This article first appeared at The Orange County Register.
In the wake of President Trump’s first official State of the Union speech, and the positive momentum in the economy, the putative “party of the people” now faces a much under-addressed internal crisis. United against Trump, the factions which dominate the party increasingly operate at cross purposes.
Ultimately all parties are coalitions of disparate groups and interests. Much attention has been on the divisions within the ruling GOP — libertarians, social conservatives and populist/nationalists. But with the Democrats poised to make a comeback this year, and perhaps gain control of all three branches by 2020, perhaps it’s time to analyze divisions that may determine the extent of their ascendancy.
Three different, and often somewhat hostile, tendencies now define the Democratic Party. These include the corporate oligarchs, causists obsessed with particular hot button issues and arguably the most critical to long-term ascendency, populists, who bear much of the party’s social democratic message and legacy.
Republicans still retain the allegiance of certain, older industries — pharmaceuticals, energy, home-building, agriculture and manufacturing — but the post-industrial information age moguls are almost entirely Democrats. This trend has been building since the time of Bill Clinton, and remains even more evident in the Trump era.
Much of this has to do with geography and culture. Tech, media and entertainment firms are almost entirely concentrated on either the west or east coast, where being a Republican identifies you as “uncool,” or if you dissent too openly, potentially unemployed. Heavily dependent on imported labor, these firms particularly seek to expand their already large numbers of HIB indentured servants, something Trump, and for his part Bernie Sanders, have opposed.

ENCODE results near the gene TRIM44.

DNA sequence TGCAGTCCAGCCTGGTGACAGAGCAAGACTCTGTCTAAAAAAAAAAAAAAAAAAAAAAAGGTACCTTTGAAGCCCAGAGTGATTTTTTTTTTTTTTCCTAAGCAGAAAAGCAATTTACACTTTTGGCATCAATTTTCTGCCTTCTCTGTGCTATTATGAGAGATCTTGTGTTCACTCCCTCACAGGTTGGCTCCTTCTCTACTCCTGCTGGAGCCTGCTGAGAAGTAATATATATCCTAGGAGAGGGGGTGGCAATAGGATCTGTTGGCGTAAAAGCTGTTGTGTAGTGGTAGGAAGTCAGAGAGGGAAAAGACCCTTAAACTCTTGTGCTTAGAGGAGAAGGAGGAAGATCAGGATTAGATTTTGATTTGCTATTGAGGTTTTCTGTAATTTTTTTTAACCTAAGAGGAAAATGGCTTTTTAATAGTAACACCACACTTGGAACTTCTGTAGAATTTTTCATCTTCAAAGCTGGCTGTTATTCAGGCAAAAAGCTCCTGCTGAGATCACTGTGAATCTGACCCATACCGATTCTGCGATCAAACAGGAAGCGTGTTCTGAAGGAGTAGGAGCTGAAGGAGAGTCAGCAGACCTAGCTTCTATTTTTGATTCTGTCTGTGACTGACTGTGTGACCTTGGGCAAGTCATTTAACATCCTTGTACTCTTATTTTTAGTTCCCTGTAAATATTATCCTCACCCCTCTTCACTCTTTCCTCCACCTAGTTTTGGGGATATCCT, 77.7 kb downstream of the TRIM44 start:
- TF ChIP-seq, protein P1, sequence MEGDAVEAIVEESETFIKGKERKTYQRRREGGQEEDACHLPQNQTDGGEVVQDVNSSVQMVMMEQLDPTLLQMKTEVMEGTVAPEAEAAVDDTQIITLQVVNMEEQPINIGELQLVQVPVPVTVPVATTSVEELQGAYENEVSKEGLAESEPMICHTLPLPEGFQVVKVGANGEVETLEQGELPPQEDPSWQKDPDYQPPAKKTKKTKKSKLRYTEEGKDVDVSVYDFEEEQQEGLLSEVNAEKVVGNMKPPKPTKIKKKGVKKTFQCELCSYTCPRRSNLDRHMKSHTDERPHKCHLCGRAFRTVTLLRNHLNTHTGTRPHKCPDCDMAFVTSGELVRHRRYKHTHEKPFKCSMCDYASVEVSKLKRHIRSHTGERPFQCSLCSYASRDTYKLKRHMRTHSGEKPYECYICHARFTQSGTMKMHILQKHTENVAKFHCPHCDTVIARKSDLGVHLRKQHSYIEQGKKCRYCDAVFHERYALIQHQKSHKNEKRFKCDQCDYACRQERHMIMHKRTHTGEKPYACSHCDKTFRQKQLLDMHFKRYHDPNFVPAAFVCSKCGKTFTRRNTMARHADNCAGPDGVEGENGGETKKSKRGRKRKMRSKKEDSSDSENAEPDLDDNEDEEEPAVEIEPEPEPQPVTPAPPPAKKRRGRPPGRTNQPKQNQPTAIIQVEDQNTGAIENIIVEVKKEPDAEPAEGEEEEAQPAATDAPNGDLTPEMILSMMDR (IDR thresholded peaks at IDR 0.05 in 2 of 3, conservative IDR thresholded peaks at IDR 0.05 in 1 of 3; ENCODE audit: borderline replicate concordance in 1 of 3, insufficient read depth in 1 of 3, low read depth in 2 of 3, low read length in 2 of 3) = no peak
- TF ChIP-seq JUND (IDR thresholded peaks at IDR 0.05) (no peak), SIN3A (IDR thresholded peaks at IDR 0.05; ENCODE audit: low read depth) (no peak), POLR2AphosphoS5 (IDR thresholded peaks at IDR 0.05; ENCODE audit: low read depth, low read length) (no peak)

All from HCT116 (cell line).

Under attack for their pervasive abuse of women and ignoring non-Asian minorities, these industries seek redemption by financing the anti-Trump “resistance” even as they cash in on GOP economic policies. Their increasing control of media makes their pretense seem plausible; everything from football and awards shows now come with a blatantly political agenda. Unprecedented wealth — the top five tech giants are worth together more than $3 trillion — allows these “hip” plutocrats to transcend most regulatory excess, as long as it keeps them safe from anti-trust enforcement and Bernie Sanders-style redistribution.
Read the entire piece at The Orange County Register.